Document Detail


Influence of different breathing patterns on heart rate variability indices and reproducibility during experimental endotoxaemia in human subjects.
MedLine Citation:
PMID:  21470187     Owner:  NLM     Status:  MEDLINE    
Abstract/OtherAbstract:
HRV (heart rate variability) analysis is a widely employed method to assess cardiac autonomic nervous system activity. Accurate HRV measurement is critical to its value as a diagnostic and prognostic tool. Different breathing patterns may affect HRV, but results obtained under static conditions are conflicting. HRV indices decrease considerably during systemic inflammation evoked by experimental endotoxaemia, enabling the determination of the effects of different breathing patterns on HRV in a dynamic setting. We investigated the impact of different breathing patterns on short-term HRV measurements during experimental endotoxaemia. Furthermore, we assessed whether paced breathing improved HRV reproducibility. Twelve healthy male volunteers received an intravenous bolus (2 ng/kg of body weight) of endotoxin [LPS (lipopolysaccharide), derived from Escherichia coli O:113] on two occasions with an interval of 2 weeks. Five-minute HRV recordings were performed just prior to LPS administration and hourly thereafter until 8 h post-LPS. Three breathing protocols were employed every hour: (i) spontaneous breathing, (ii) metronome-guided breathing at the subject's normal respiratory rate ('paced') and (iii) metronome-guided breathing at 150% of the subject's normal respiratory rate ('mild hyperventilation'). LPS administration resulted in a sharp decrease in all of the HRV indices measured, which was similar during both LPS administrations. Neither paced breathing nor mild hyperventilation influenced HRV indices compared with spontaneous breathing. Paced breathing did not improve reproducibility as it did not exert a significant effect on intra-subject coefficients of variation and intra-class correlation coefficients (calculated between both visits). In conclusion, over a wide range of HRV magnitudes during experimental endotoxaemia, neither paced breathing nor mild hyperventilation affected HRV indices. Moreover, paced breathing did not result in a significant improvement in reproducibility. Therefore employing a paced breathing protocol is not required to obtain valid HRV data during endotoxaemia.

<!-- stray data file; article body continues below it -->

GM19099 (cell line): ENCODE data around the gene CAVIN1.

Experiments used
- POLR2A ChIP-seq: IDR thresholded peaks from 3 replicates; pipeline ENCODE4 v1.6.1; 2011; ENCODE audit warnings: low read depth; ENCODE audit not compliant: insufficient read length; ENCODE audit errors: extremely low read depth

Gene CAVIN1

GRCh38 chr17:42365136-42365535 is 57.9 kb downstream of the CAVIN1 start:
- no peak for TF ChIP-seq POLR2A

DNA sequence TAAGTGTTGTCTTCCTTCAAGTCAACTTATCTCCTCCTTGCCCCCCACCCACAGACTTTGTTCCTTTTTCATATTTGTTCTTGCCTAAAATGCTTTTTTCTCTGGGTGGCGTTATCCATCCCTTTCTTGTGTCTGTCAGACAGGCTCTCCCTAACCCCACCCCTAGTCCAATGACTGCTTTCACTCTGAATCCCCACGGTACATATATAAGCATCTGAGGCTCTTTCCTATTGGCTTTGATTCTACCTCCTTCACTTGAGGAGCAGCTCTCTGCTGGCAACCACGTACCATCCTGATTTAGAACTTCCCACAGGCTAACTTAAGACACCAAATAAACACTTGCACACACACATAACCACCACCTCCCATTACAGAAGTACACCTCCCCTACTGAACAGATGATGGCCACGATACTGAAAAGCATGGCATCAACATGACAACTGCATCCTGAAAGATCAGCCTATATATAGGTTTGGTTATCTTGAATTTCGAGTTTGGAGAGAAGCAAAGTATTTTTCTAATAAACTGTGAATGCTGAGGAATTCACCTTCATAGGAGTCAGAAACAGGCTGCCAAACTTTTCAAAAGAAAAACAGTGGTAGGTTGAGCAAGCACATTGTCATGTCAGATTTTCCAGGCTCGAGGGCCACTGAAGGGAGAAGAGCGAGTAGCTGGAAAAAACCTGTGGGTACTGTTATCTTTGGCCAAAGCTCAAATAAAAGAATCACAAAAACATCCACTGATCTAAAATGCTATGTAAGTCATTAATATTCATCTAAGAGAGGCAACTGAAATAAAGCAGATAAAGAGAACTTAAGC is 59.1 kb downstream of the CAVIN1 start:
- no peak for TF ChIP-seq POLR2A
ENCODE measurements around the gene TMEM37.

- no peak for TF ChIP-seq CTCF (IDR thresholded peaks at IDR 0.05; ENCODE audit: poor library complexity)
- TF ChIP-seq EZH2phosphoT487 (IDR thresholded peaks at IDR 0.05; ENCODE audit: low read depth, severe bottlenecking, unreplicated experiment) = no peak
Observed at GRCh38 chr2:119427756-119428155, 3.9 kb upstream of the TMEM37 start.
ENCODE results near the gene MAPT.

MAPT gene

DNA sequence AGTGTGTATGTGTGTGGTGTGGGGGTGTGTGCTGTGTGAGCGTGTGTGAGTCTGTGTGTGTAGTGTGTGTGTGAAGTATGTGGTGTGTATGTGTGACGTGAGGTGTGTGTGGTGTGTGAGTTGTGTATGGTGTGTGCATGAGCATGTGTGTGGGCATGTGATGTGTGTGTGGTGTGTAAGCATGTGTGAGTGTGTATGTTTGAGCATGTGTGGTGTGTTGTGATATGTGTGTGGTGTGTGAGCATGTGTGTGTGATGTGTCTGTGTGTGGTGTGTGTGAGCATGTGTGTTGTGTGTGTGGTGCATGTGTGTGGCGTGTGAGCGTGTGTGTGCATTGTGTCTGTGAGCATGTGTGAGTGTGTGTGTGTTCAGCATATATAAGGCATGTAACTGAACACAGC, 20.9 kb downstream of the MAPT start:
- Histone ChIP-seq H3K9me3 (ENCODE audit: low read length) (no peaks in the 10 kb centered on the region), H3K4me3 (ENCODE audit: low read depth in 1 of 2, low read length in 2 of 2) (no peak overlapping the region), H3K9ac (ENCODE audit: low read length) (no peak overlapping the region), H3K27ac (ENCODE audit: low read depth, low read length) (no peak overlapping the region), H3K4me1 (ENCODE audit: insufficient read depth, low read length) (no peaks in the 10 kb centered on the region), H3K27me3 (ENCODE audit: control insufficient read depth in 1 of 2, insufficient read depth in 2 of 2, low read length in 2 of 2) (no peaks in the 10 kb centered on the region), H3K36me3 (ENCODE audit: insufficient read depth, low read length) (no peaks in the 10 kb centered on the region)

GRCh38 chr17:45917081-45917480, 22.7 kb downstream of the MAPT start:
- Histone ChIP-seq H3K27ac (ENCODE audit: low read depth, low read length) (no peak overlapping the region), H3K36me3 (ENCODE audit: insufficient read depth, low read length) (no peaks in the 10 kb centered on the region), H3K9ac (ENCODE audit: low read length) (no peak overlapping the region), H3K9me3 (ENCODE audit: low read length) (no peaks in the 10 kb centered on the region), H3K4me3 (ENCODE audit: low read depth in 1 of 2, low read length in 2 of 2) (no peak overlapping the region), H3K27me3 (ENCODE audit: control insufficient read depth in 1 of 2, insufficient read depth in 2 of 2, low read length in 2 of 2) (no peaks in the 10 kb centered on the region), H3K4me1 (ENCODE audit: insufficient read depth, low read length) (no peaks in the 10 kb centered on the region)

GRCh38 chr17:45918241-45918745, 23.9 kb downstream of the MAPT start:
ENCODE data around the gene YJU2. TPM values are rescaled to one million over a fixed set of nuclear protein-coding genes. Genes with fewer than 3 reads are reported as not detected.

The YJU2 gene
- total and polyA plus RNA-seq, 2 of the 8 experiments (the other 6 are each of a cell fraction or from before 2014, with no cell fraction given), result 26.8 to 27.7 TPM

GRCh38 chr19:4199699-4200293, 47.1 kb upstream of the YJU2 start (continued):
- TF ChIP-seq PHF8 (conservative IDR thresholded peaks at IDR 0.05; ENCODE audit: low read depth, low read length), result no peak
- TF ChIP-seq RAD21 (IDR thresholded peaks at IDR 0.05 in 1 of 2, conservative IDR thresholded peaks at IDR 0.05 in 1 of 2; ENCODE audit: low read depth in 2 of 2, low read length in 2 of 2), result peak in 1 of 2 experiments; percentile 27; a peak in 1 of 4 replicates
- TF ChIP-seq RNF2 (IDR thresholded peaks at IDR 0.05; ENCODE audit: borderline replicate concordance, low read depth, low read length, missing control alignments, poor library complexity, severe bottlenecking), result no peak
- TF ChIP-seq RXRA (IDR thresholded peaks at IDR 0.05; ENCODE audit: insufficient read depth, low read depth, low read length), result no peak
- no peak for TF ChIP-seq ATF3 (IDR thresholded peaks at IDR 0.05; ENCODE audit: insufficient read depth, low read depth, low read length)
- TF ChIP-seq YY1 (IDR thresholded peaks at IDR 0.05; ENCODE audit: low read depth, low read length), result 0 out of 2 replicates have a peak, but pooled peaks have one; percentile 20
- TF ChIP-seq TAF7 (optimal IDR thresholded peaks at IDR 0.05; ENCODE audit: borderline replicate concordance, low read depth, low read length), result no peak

Authors:
Matthijs Kox; Jan C Pompe; Johannes G van der Hoeven; Cornelia W Hoedemaekers; Peter Pickkers
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Publication Detail:
Type:  Journal Article    
Journal Detail:
Title:  Clinical science (London, England : 1979)     Volume:  121     ISSN:  1470-8736     ISO Abbreviation:  Clin. Sci.     Publication Date:  2011 Sep 
Date Detail:
Created Date:  2011-05-23     Completed Date:  2011-08-11     Revised Date:  2011-10-20    
Medline Journal Info:
Nlm Unique ID:  7905731     Medline TA:  Clin Sci (Lond)     Country:  England    
Other Details:
Languages:  eng     Pagination:  215-22     Citation Subset:  IM    
Affiliation:
Department of Intensive Care Medicine, Radboud University Nijmegen Medical Centre, Internal Mail 685, Geert Grooteplein 10, 6500 HB Nijmegen, The Netherlands. m.kox@ic.umcn.nl
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MeSH Terms
Descriptor/Qualifier:
Blood Pressure / drug effects,  physiology
Cross-Over Studies
Electrocardiography / methods
Endotoxemia / physiopathology*
Heart Rate / drug effects,  physiology*
Humans
Hyperventilation / physiopathology
Lipopolysaccharides / pharmacology
Male
Reproducibility of Results
Respiratory Rate / drug effects,  physiology*
Young Adult
Chemical
Reg. No./Substance:
0/Lipopolysaccharides

From MEDLINE®/PubMed®, a database of the U.S. National Library of Medicine


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